Question #7af06

1 Answer
Mar 29, 2016

Answer:

#"8.4 atm"#

Explanation:

You are right, this is a job for the ideal gas law equation, which as you know looks like this

#color(blue)(|bar(ul(color(white)(a/a)PV = nRTcolor(white)(a/a)|)))" "#, where

#P# - the pressure of the gas
#V# - the volume it occupies
#n# - the number of moles of gas
#R# - the universal gas constant, usually given as #0.0821("atm" * "L")/("mol" * "K")#
#T# - the absolute temperature of the gas

Now, every time you're dealing with problems that involve the ideal gas equation, your focus should be on making sure that the units given to you match those used in the expression of the universal gas constant, #R#.

In this particular case, you must convert the volume from milliliters to liters and the temperature from degrees Celsius to Kelvin by using the conversion factors

#color(purple)(|bar(ul(color(white)(a/a)color(black)("1 L" = 10^3"mL")color(white)(a/a)|))) " "# and #" "color(purple)(|bar(ul(color(white)(a/a)color(black)(T["K"] = t[""^@"C"] + 273.15)color(white)(a/a)|)))#

So, the problem provides you with #n#, #V#, and #T#, and asks you to find the value of #P#, the pressure of the gas.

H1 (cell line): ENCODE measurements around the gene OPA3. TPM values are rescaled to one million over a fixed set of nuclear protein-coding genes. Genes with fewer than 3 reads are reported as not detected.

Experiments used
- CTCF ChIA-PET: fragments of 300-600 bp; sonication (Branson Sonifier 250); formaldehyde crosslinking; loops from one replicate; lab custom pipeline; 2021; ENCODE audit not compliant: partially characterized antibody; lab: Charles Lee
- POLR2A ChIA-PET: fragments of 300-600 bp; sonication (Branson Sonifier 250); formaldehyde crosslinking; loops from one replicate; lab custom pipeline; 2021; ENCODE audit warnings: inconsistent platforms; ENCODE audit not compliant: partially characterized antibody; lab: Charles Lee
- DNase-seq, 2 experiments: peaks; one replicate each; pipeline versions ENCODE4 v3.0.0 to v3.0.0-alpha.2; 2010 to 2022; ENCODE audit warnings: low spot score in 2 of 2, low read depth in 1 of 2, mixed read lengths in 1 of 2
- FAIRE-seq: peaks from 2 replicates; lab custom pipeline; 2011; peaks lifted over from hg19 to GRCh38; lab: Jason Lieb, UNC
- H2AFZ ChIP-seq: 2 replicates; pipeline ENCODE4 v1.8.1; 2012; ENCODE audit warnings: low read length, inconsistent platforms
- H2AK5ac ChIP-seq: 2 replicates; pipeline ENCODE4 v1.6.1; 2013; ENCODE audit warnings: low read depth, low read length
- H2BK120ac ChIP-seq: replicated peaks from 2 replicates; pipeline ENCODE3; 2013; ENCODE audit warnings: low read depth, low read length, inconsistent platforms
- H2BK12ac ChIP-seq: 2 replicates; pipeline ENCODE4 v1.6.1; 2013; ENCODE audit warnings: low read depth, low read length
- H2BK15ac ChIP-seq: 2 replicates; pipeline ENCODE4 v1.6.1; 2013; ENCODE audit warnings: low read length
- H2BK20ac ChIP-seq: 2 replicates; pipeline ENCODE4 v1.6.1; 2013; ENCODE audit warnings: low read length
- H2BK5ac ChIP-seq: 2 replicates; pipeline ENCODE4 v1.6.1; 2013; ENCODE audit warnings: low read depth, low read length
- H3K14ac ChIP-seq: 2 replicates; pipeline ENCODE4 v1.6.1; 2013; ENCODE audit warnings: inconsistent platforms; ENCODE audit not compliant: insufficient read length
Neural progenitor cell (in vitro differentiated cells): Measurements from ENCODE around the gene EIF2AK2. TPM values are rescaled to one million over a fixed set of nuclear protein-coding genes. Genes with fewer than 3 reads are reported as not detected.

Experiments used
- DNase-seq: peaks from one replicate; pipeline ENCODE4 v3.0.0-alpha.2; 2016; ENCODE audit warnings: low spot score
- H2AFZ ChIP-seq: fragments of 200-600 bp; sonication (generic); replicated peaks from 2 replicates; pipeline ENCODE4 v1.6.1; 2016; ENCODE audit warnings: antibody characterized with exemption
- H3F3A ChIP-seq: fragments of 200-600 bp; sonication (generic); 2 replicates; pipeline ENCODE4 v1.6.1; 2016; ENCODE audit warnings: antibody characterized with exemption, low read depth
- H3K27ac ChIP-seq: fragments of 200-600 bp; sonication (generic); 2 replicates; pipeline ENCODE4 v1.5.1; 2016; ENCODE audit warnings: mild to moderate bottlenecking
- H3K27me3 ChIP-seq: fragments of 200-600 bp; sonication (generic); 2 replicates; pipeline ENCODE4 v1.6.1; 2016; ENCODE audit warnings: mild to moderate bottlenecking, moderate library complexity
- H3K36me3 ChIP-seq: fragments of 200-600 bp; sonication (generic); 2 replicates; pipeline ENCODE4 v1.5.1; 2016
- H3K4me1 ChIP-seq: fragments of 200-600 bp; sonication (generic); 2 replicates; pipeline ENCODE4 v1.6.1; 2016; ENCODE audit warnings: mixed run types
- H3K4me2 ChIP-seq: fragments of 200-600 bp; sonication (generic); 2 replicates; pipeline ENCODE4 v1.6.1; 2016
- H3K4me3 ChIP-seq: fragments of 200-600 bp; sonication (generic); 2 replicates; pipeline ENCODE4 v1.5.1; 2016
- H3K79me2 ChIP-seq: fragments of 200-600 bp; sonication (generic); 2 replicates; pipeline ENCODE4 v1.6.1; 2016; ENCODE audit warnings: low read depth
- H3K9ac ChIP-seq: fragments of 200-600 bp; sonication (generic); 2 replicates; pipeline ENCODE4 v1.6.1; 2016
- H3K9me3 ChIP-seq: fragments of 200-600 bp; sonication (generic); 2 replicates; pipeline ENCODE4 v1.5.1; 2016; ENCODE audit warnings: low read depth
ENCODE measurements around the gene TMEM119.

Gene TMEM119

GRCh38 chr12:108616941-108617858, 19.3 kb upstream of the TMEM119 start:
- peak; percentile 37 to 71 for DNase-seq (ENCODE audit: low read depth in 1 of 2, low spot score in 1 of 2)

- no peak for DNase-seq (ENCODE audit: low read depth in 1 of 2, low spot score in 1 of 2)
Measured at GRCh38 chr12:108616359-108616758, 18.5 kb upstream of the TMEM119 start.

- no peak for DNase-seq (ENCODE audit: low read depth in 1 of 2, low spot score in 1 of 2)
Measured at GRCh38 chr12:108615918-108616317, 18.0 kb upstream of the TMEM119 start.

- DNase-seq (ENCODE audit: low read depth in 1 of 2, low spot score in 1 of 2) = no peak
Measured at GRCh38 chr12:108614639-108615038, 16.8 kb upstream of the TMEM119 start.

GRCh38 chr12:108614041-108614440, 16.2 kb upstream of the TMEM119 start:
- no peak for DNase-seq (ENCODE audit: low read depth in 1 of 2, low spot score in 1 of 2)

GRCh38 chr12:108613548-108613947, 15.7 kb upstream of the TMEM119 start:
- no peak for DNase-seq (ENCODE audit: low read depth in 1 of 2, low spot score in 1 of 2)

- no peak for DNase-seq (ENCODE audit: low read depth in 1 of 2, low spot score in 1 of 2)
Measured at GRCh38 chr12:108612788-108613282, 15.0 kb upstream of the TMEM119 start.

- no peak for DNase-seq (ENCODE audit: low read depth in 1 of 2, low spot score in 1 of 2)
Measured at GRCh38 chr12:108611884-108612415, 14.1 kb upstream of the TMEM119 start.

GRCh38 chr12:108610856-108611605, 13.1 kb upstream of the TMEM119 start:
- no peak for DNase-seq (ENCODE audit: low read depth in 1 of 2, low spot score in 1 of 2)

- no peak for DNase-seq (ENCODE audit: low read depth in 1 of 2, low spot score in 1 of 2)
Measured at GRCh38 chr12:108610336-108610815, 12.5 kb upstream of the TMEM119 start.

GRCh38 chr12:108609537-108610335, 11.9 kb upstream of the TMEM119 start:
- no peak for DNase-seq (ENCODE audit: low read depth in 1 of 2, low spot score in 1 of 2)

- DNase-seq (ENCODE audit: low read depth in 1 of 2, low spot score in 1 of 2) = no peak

What you need to do now is isolate #P# on one side of the ideal gas law equation by dividing both sides by #V#

#(P * color(red)(cancel(color(black)(V))))/color(red)(cancel(color(black)(V))) = (nRT)/V#

#P = (nRT)/V#

Now plug in your values to get the value of #P#

#P = (0.255color(red)(cancel(color(black)("moles"))) * 0.0821("atm" * color(red)(cancel(color(black)("L"))))/(color(red)(cancel(color(black)("mol"))) * color(red)(cancel(color(black)("K")))) * (273.15 + 28)color(red)(cancel(color(black)("K"))))/(748 * 10^(-3)color(red)(cancel(color(black)("L"))))#

#P = "8.429 atm"#

Rounded to two sig figs, the number of sig figs you have for the temperature of the gas, the answer will be

#P = color(green)(|bar(ul(color(white)(a/a)"8.4 atm"color(white)(a/a)|)))#

So, as a conclusion, always check the units first to make sure that they match those used for #R#.

Once you're certain that the units match, isolate whichever variable you must determine on one side of the equation and plug in your values.

As a side note, Dalton's Law of Partial Pressure is applicable for gaseous mixtures, i.e. when you have two or more gases in the same volume.